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    Re: Moon Occultation of Jupiter
    From: George Huxtable
    Date: 2004 Dec 3, 14:50 +0000

    Referring to my of discussion the brightness of the Moon's limb at various
    >> But the recent Jupiter occultation of November 9th, which Frank was
    >> presumably taking as his example, occurred 5.5 days after Moon's last
    >> quarter, which was on Nov 5th. The Moon must have appeared as a faint
    >> thin
    >> crescent. By that time the Moon's phase had changed through 70
    >> degrees, and
    >> the direction of sunlight falling on the limb had changed by the same
    >> amount; so the resulting brightness at the Moon's surface would then
    >> be 4.4
    >> cos 70, or about 1.5 times as bright as the surface brightness of
    >> Jupiter.
    Fred Hebart commented-
    >I wonder whether the non-level surface of the moon --there are craters,
    >etc-- would alter the brightness, perhaps making it less variable with
    >changes in sun angles.  Alternatively, I suppose, integrating over the
    >various surface angles might give the same brightness as if the moon's
    >surface were smooth.  I would guess the surface brightness might have
    >been measured fairly thoroughly by astronomers?
    Response from George.
    Yes, the apparent brightness of the Moon's surface in different areas would
    be profoundly affected by the surface slope, in places where the Sun, as
    seen by a Moonman, is near his horizon. In the situation I was discussing,
    at the limb the Sun was so slow that a slope of more than 20 degrees, in
    the wrong direction, would put that bit of the Moon into shadow. That's why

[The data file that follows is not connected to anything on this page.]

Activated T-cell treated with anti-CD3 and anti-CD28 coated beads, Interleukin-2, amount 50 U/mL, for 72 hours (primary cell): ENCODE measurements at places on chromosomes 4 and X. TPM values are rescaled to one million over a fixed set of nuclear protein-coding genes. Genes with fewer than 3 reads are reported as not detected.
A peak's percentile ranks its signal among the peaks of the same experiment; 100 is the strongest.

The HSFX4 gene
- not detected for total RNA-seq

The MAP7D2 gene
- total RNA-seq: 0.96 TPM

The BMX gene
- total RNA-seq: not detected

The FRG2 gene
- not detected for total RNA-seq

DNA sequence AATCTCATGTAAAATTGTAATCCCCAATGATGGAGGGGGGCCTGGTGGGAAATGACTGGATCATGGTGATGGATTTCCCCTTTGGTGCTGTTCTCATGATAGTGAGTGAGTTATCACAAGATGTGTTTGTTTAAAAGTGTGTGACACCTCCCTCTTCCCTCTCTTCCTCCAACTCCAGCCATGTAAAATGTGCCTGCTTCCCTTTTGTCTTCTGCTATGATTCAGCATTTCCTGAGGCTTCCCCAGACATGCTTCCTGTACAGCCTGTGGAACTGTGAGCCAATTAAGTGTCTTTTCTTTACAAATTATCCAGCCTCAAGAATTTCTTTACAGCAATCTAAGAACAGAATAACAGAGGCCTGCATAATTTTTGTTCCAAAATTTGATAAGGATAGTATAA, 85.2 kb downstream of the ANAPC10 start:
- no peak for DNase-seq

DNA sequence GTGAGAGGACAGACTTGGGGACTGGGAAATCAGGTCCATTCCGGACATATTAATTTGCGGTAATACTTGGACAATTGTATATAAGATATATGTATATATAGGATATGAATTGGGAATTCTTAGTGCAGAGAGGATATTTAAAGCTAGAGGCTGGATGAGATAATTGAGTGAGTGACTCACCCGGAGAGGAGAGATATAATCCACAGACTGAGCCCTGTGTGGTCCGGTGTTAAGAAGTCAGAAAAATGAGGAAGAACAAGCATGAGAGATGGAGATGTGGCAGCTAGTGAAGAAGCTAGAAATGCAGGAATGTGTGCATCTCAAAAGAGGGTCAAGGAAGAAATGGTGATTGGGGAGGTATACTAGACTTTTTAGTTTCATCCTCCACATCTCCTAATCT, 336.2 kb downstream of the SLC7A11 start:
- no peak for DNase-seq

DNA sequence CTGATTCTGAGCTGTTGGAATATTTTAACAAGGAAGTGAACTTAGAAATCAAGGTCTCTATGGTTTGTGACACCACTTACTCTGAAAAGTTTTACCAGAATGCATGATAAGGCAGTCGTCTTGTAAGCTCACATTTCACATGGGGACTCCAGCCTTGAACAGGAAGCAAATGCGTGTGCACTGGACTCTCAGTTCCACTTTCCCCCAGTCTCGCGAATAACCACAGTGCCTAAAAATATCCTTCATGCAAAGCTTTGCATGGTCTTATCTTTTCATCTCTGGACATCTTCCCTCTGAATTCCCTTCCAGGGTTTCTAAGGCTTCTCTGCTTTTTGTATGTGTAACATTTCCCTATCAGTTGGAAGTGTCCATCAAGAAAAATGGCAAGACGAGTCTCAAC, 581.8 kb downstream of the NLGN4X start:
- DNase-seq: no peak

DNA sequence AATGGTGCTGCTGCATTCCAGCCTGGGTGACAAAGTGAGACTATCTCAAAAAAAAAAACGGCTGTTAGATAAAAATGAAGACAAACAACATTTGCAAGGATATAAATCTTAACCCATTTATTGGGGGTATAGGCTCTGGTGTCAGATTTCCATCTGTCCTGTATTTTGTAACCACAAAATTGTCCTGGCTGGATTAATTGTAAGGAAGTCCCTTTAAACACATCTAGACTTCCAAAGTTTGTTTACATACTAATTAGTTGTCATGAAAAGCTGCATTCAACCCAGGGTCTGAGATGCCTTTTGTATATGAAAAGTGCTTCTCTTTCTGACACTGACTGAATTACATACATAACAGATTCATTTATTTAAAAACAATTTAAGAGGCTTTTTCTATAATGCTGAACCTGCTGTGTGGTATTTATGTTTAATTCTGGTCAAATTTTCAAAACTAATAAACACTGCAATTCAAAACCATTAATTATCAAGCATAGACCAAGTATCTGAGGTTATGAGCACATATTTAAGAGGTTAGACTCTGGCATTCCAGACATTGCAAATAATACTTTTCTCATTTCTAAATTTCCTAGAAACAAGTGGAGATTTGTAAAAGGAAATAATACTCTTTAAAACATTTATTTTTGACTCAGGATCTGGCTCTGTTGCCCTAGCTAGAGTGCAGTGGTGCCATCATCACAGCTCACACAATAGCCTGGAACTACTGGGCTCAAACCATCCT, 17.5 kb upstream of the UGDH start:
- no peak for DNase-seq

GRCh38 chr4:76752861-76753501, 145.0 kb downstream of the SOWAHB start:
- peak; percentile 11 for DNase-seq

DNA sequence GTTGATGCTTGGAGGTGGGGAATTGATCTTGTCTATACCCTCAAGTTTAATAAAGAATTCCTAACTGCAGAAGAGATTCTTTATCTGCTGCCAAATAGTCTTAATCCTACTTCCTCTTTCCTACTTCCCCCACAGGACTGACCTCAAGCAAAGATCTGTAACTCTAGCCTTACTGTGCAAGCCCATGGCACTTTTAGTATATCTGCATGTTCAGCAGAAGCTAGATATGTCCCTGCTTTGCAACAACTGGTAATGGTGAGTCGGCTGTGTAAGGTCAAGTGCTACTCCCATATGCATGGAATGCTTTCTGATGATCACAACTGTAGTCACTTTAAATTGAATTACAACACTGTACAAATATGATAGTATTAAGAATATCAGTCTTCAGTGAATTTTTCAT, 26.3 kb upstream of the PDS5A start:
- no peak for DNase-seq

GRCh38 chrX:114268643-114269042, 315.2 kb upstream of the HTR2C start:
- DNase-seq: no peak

the Moon'mountains and craters show up so well near the terminator of the
    It's true, as well, that different regions do have different surface
    reflectivity (albedo), which is why we can still see some pattern on the
    surface, even when the Sun is overhead to a Moonman.
    So my argument was an over-simplification, of course, in treating the Moon
    as having a constant albedo of 7% all over, and also in assuming that it
    behaved like a perfectly diffusing surface, similar to a matt-white
    plastered wall. Moondust probably makes a good diffuser, if a poor
    reflector. But if someone had scattered some of the particles you get in
    retro-reflective paint, that would upset matters!
    I've not seen any actual mapping of measured albedo over the Moon's
    surface, but I expect someone has made those measurements.
    contact George Huxtable by email at george---.u-net.com, by phone at
    01865 820222 (from outside UK, +44 1865 820222), or by mail at 1 Sandy
    Lane, Southmoor, Abingdon, Oxon OX13 5HX, UK.

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